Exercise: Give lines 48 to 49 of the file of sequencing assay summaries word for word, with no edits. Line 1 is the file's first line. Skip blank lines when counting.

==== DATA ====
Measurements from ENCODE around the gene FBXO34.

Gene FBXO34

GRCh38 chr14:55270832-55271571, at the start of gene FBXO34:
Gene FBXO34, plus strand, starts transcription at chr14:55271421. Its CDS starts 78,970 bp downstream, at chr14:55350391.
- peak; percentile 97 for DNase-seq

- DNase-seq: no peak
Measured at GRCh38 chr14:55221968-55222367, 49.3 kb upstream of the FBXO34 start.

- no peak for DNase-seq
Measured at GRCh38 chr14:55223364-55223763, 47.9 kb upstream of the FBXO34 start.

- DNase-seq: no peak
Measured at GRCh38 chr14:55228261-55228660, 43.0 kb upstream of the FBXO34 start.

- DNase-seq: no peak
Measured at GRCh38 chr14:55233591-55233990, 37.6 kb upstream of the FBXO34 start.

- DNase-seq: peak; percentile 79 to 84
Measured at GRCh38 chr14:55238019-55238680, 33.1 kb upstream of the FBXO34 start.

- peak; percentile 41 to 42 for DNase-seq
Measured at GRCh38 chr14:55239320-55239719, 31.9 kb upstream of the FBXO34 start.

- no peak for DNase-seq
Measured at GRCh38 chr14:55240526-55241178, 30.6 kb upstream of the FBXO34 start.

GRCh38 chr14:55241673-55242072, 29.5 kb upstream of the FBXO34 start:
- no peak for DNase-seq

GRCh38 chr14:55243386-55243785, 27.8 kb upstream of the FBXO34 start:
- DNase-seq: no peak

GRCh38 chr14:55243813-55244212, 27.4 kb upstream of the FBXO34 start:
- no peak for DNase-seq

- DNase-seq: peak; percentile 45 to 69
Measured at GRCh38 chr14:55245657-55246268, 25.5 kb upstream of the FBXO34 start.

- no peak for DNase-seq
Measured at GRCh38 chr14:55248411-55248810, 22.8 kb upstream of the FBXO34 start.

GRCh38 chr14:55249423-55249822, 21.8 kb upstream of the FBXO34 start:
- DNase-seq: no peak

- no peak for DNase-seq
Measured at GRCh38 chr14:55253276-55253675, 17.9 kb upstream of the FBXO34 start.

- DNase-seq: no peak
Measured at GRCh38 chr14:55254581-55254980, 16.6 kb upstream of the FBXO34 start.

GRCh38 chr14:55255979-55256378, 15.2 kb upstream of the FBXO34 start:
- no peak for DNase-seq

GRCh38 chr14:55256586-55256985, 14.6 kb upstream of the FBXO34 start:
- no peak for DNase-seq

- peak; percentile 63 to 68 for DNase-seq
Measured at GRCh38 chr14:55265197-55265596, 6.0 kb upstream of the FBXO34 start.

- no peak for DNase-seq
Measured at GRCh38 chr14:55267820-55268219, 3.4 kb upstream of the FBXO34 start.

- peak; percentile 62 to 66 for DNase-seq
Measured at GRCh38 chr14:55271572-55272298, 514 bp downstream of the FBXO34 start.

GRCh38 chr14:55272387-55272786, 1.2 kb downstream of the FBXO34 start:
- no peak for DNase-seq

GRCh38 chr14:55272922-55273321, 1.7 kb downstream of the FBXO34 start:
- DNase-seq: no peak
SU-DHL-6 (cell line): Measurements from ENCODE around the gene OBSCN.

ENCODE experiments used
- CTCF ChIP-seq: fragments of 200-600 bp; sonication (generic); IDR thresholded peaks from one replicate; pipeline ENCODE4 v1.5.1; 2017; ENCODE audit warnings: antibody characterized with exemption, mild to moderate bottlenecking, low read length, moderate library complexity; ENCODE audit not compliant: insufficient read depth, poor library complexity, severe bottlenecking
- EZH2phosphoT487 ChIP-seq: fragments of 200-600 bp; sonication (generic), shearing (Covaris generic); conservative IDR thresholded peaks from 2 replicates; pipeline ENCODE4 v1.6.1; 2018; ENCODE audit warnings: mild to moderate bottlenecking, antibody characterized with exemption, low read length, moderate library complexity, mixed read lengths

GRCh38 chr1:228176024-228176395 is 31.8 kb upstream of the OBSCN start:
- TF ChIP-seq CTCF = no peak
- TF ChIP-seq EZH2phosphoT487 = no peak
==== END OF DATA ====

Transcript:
GRCh38 chr14:55272922-55273321, 1.7 kb downstream of the FBXO34 start:
- DNase-seq: no peak